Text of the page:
It’s undeniable that Wynette’s promoters did all they could to capitalize on the public’s conclusions about “Stand By Your Man,” as evidenced by many similar hits that followed like “The Ways to Love a Man,” and “My Man (Understands).” But it’s important to note that Wynette was a lot more than the public’s view of “Stand By Your Man.” And it’s especially fascinating to look at her discography prior to the release of the song that completely reshaped her career.
Take Me to Your World/I Don’t Wanna Play House, Wynette’s second release, is her richest album prior to “Stand By Your Man”— it delivers several excellent songs, and, most importantly, puts the singer’s complexities on full display. The album is most interesting because it hints at one particular theme that echoed not just “Stand By Your Man,” but Wynette’s personal life as well: the conflicted sense of independence and dependence on a man that strongly mirrored her life, the portrait of a woman with a strong mind, yet torn by gender-traditional values.
It’d be a far cry to try to make the argument that Take Me to Your World/I Don’t Wanna Play House was meant to be a concept album, consciously dealing with gender issues. Rather, one should understand this album by taking into account the following: Wynette’s personal life and the ways it mirrored her songs, and the singer’s targeted audience, working to middle-class, and rural to suburban women. But though Wynette is not credited with any of the songwriting on this album, many songs on the record directly resonated with her personal life.
By the time Take Me to Your World/I Don’t Wanna Play House was released, Wynette was a mother of three, and fast approaching her second divorce. So when Tammy, the product of an upbringing that sternly looked down on divorce, sang “I Don’t Wanna Play House,” her first number one hit as solo artist, there’s no doubt she felt every word of the heartbreaking story she was singing about. Referring to the times she had to perform the song live, Wynette once said: “There’s been many a time I’ve almost had to stop it.” This song can be viewed as the defining track on the album: lamenting, but not necessarily regretting a broken marriage.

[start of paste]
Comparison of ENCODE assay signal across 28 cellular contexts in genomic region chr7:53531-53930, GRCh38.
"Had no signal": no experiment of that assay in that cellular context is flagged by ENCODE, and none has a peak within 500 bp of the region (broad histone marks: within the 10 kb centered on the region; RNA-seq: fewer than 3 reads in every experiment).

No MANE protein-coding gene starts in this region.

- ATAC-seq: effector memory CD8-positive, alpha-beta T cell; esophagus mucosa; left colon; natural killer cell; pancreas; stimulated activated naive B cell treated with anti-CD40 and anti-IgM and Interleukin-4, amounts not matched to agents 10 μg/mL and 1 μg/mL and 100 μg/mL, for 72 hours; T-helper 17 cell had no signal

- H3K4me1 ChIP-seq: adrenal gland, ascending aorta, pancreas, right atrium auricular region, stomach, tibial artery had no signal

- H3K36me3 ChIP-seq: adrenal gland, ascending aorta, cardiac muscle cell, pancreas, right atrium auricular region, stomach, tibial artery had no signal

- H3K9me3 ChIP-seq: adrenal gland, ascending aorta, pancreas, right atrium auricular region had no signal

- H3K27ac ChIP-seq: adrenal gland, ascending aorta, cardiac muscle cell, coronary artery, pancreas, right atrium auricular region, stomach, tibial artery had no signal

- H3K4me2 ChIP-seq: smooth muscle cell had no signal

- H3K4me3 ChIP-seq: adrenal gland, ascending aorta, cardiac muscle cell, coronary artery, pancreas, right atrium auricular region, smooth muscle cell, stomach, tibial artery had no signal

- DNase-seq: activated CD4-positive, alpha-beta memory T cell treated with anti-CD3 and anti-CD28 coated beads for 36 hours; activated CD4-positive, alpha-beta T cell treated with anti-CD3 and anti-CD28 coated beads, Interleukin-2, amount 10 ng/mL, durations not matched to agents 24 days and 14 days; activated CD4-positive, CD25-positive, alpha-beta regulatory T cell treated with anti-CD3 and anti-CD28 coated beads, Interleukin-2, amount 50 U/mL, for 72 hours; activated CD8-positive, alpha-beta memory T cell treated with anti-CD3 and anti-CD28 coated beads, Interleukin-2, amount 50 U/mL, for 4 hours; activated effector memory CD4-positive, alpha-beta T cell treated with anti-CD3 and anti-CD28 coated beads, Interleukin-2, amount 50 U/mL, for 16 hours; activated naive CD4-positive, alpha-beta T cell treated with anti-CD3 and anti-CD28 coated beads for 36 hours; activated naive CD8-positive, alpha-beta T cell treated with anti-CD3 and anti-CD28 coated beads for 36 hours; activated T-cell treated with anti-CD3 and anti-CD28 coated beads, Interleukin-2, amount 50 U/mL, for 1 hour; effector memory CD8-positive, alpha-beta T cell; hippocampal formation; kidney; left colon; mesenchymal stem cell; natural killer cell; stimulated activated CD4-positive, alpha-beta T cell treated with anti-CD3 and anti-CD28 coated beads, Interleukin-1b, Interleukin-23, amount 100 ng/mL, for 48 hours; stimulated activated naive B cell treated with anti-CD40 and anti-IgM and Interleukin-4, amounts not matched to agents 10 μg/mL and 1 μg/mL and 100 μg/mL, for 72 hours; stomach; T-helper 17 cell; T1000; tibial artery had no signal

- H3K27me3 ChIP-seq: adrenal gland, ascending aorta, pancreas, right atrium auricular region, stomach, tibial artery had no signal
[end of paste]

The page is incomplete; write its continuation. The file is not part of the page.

The most common theme on Wynette’s second album is the on and off presence of a male partner. “Good” and “Take Me to Your World” are hopeful songs that depict a male as a savior; in each Wynette assumes the role of a morally degraded woman, admitting things like “temptation comes easy to a woman like me,” and that she’s in search of a male companion who can take her “away from bar rooms filled with smoke.”
But while Wynette may present males as moral saviors, more often, she explains that men have let her down— and shows she won’t stand by just any man. “The Phone Call” is the mysterious story of a young woman frantically calling her mother from an unknown location, revealing: “I’m alright, you see, you know how he’s mistreated me.” “I Don’t Wanna Play House” is the heartbreaking tale of the effects of a broken marriage. And “Fuzy Wuzzy Ego” and “Broadminded" are numbers that channel the feistiness of Loretta Lynn and challenge gender double standards of the time.
As was common at the time, Take Me to Your World/I Don’t Wanna Play House features a number of covers. In the late sixties, country musicians often released multiple albums per year, and covers of popular hits were both an easy way to fill out an album, and draw appeal on the success of already known songs. “Cry” is an excellent cover of Johnnie Ray’s 1951 hit, whereas “Ode to Billie Joe” is a failing, distracted impersonation of Bobbie Gentry’s haunting song.
Every country fan should give Take Me to Your World/I Don’t Wanna Play House a listen— for not only is it a fun listen, but it’s a testament to the complexity of one of the greatest singers country’s ever seen.